A study that was recently released on JAMA Network Open claimed that long-term exposure to toxic air may increase the risk of depression in older adults. The researchers collected data from close to nine million older adults who were on Medicare from the years 2005 to 2016. Information was extracted from the subjects’ respective ZIP codes. Over 1.5 million of them underwent their first depression diagnosis in their later years.

Led by the T.H. Chan School of Public Health at Harvard, the study’s co-authors read like a who’s who in the fields of research, environmental health, and epidemiology. Additionally, some of the team members are from Emory University. According to them, late-life depression is a significant health concern and should be treated with the same importance given to dementia. 

While numerous studies about the link between mental health and air pollution have been conducted, only a few of them specifically focused on seniors or older adults. 

The research team focused on three air pollutants: ozone or smog (source: tailpipes), fine particulate matter – PM2.5/PM10 (gives air the hazy effect when toxic air levels are high), and nitrogen dioxide (source: fossil fuels such as diesel). Among the three types, the study identified nitrogen dioxide or NO2 as the most dangerous. 

According to the Centers for Disease Control and Prevention (CDC), late-onset depression is often difficult to diagnose because its symptoms can be mistaken for an older adult’s reaction to life changes, ageing, or illness. Xinye Qiu, PhD, a researcher for Harvard T.H. Chan School of Public Health, said that this confusion was one of the reasons why they conducted the study. 

Another reason why the team conducted the analysis is to encourage public health officials, governments, and environmental regulators to seriously consider the devastating effects of air pollution, especially on older adults. This way, they will be able to come up with stricter policies and mandates that can help address the years-long problem of air pollution.

It’s also important for researchers to continue studying air pollution and other environmental risks that may lead to geriatric depression. This will help the involved parties gain a deeper understanding of the condition (depression) and at the same time provide the right mental health services efficiently. 

Effects of air pollution

The emissions that come out of your diesel vehicle are dangerous pollutants. Nitrogen oxide or NOx, for example, has nitric oxide and nitrogen dioxide as primary components – two gases that have adverse effects on human health. Exposure to these elements can trigger asthma and other respiratory problems.

NOx is also responsible for the formation of smog and acid rain, as well as a pollutant known as ground-level ozone that can damage plants, crops, and other vegetation. 

Breathing in NOx can also affect your cognitive skills, increasing your risk of dementia. Additionally, aside from depression, exposure to NOx emissions can also cause anxiety. This is true even for those who have not experienced episodes or attacks. 

Constant exposure to emissions, regardless of the volume, will lead to various health impacts that can hound you for the rest of your life. Aside from asthma and other respiratory diseases, you may also suffer from pulmonary oedema (fluid build-up in the lungs), breathing problems, and lung issues such as reduction of function.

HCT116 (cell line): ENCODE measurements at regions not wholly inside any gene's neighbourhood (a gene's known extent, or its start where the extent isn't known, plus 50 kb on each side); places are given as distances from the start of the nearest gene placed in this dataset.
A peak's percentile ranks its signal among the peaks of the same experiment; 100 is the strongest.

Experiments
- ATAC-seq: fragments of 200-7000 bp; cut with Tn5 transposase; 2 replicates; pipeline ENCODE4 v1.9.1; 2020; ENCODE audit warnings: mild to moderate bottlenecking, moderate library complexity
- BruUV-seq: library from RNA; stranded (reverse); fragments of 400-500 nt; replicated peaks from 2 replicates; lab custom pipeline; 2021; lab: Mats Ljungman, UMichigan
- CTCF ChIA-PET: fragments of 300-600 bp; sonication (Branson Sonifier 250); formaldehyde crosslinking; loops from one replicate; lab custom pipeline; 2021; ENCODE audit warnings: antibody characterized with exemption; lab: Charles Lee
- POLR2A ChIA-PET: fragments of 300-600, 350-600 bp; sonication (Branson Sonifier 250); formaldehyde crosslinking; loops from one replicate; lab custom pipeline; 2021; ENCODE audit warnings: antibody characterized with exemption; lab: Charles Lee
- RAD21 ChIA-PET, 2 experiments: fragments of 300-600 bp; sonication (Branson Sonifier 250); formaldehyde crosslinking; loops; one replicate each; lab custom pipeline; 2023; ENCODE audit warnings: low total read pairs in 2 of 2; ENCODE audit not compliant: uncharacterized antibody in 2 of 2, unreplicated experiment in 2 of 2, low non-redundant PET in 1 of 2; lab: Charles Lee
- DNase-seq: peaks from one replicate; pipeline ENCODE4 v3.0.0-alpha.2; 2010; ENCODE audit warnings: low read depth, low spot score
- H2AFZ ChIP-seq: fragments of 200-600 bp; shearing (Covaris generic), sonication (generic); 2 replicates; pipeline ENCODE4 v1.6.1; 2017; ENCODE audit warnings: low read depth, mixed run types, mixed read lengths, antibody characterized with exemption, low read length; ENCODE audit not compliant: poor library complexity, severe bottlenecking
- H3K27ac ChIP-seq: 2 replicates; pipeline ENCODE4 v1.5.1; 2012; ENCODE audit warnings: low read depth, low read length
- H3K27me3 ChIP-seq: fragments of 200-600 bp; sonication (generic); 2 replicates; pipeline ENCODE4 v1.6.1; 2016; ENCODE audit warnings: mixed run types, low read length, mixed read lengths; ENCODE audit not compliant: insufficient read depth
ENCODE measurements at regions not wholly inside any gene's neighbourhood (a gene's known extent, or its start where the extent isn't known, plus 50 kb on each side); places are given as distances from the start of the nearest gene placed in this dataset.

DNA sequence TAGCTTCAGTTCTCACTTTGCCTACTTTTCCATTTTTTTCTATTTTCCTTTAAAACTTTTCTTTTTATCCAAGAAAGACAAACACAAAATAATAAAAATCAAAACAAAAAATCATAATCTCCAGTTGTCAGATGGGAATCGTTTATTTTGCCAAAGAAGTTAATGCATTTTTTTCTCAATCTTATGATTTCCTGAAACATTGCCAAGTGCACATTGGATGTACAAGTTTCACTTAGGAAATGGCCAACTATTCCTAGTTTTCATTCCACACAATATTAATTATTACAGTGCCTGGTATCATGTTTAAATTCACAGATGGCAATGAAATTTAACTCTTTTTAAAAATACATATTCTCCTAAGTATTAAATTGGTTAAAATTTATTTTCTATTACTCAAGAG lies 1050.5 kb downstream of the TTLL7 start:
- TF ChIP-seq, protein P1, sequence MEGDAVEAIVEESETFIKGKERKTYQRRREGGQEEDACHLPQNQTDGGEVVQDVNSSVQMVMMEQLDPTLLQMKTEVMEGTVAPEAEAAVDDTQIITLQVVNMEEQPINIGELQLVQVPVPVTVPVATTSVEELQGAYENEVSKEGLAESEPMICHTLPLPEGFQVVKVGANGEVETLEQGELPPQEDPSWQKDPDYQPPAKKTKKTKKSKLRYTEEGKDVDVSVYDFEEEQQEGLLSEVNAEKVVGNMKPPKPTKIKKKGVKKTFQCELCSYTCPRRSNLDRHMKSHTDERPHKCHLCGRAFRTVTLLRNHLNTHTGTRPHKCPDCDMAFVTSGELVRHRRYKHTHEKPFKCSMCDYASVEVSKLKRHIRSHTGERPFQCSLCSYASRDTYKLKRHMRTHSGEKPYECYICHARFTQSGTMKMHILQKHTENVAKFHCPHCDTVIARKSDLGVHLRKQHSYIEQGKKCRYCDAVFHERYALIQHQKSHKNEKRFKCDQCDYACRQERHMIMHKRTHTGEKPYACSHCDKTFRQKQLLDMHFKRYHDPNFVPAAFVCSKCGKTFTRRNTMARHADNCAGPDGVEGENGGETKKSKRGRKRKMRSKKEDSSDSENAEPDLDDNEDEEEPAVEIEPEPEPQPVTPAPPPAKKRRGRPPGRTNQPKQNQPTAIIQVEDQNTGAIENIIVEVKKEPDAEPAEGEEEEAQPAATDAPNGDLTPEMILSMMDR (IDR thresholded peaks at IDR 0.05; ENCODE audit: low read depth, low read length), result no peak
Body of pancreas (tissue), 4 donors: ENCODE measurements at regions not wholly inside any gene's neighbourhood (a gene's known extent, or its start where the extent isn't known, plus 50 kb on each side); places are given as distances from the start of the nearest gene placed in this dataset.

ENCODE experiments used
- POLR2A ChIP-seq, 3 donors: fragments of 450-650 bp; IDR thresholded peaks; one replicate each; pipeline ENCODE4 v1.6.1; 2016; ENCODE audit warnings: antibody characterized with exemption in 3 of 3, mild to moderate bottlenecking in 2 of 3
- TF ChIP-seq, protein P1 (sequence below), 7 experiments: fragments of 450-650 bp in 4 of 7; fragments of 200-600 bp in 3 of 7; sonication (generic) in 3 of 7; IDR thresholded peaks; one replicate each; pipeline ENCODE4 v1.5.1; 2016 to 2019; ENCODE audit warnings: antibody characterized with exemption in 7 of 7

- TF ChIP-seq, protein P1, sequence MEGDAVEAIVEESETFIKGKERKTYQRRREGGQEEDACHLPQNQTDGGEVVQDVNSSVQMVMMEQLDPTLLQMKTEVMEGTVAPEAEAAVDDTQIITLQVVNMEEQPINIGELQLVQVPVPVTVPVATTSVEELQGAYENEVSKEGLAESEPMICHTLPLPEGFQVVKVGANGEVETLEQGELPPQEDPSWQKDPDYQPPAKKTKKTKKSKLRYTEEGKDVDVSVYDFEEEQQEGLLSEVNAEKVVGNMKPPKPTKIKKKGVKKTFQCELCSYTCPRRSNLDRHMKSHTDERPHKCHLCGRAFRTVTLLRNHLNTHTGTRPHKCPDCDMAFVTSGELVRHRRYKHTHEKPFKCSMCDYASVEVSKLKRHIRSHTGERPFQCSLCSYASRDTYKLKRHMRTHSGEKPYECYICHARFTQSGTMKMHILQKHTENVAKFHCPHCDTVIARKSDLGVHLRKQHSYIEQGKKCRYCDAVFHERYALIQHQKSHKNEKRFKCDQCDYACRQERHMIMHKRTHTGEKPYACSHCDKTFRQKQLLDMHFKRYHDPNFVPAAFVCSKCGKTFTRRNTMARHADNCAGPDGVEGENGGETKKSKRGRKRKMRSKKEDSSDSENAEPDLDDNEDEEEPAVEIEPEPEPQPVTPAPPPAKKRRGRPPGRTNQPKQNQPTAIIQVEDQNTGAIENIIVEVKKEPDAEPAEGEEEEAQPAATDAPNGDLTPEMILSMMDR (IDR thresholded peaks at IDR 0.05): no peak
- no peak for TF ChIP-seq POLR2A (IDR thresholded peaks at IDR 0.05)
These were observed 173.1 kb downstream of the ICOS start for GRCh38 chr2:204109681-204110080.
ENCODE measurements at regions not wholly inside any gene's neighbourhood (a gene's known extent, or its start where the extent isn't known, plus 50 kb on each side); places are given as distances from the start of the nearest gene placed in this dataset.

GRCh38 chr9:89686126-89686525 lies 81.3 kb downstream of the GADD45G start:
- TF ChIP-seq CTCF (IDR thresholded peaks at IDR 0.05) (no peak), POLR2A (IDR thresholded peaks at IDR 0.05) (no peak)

Serious health impacts include vocal cords spasm, asphyxiation, cancer, and cardiovascular diseases. In recent years, the number of early deaths linked to air pollution has continued to increase year after year. 

The first case of premature death due to toxic air happened in the UK in 2013 when Ella Adoo-Kissi-Debrah succumbed to a bout of severe asthma. She had been in and out of the hospital for consecutive months because of respiratory-related issues. Ella and her mother Rosamund lived in the South Circular Road area, so they have long been breathing in elevated levels of air pollution. 

Diesel emissions such as NOx became a household name because of the Dieselgate scandal.

The Dieselgate scandal

In September 2015, a Notice of Violation was sent to the Volkswagen Group as US authorities allegedly learned that the company had installed defeat devices in VW and Audi diesel-powered vehicles that were sold to consumers in America. The devices can sense when a vehicle is being tested so it automatically lowers emissions to levels that are within the World Health Organization’s (WHO) limits. The vehicle appears environmentally friendly and emissions-compliant to regulators but this happens only during testing conditions.

Once the vehicle is out of the lab and driven on real roads, it emits extremely high levels of nitrogen oxides. So, in reality, the vehicle is a pollutant. Volkswagen deceived their customers by selling vehicles that violate emissions standards. 

VW is not the only carmaker accused of using defeat devices, BMW, Mercedes-Benz, and Vauxhall have also been embroiled in the scandal. They are all responsible for exposing the affected drivers to dangerous NOx emissions, including older adults who may suffer from depression. 

Authorities believe that you and the other drivers have the right to file a diesel claim against your carmaker. If your claim is successful, you will receive compensation.

How should I start my diesel claim?

Before looking for an emissions expert to help process your diesel claim, you should first visit ClaimExperts.co.uk to verify if you are eligible to receive compensation. You’ll find all the information you need to start your emission claim from them.

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